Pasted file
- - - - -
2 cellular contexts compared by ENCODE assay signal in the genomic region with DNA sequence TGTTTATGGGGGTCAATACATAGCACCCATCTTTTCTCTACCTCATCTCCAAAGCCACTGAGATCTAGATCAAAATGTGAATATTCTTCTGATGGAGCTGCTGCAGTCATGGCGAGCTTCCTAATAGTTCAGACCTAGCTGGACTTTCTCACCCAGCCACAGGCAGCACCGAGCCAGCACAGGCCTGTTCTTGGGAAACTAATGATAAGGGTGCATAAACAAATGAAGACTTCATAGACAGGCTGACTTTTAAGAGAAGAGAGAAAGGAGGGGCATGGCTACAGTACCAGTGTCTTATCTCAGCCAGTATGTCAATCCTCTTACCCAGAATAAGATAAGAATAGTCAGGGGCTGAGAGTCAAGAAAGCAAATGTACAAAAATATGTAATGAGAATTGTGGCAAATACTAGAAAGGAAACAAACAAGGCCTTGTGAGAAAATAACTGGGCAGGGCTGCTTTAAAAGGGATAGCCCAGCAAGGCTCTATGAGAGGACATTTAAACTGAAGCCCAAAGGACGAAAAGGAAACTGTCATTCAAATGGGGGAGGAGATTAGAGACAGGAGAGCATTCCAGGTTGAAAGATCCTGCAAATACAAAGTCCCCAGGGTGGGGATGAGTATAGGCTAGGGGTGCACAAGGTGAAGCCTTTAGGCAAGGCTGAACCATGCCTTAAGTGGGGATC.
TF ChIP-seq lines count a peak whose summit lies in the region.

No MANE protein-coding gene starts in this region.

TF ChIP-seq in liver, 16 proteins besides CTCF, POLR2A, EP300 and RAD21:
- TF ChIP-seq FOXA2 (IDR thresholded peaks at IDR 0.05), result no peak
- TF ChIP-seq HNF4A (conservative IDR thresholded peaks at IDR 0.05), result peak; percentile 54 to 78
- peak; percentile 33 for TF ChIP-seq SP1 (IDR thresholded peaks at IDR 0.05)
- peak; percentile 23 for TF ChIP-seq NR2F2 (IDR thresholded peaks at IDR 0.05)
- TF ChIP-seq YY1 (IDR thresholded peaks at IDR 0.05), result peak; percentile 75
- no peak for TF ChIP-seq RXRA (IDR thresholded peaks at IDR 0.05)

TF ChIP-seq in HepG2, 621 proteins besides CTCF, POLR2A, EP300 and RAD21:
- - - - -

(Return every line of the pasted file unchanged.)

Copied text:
2 cellular contexts compared by ENCODE assay signal in the genomic region with DNA sequence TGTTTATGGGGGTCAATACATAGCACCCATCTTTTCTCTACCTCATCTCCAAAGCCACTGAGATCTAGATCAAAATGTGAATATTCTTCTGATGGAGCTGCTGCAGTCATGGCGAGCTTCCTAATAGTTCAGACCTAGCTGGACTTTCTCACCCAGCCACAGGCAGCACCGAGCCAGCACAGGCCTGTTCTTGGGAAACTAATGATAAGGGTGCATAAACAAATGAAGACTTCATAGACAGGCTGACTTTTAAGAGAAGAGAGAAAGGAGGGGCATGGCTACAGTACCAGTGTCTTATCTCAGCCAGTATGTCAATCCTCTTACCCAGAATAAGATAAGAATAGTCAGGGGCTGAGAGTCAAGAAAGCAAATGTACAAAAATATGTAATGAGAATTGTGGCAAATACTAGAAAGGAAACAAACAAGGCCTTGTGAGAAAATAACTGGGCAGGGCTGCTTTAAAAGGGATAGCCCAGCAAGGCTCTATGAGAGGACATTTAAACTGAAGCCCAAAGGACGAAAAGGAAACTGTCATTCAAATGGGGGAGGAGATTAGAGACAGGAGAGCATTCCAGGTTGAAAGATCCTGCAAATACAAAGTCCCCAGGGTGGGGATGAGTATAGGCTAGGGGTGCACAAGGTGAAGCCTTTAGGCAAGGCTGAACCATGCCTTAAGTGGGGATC.
TF ChIP-seq lines count a peak whose summit lies in the region.

No MANE protein-coding gene starts in this region.

TF ChIP-seq in liver, 16 proteins besides CTCF, POLR2A, EP300 and RAD21:
- TF ChIP-seq FOXA2 (IDR thresholded peaks at IDR 0.05), result no peak
- TF ChIP-seq HNF4A (conservative IDR thresholded peaks at IDR 0.05), result peak; percentile 54 to 78
- peak; percentile 33 for TF ChIP-seq SP1 (IDR thresholded peaks at IDR 0.05)
- peak; percentile 23 for TF ChIP-seq NR2F2 (IDR thresholded peaks at IDR 0.05)
- TF ChIP-seq YY1 (IDR thresholded peaks at IDR 0.05), result peak; percentile 75
- no peak for TF ChIP-seq RXRA (IDR thresholded peaks at IDR 0.05)

TF ChIP-seq in HepG2, 621 proteins besides CTCF, POLR2A, EP300 and RAD21: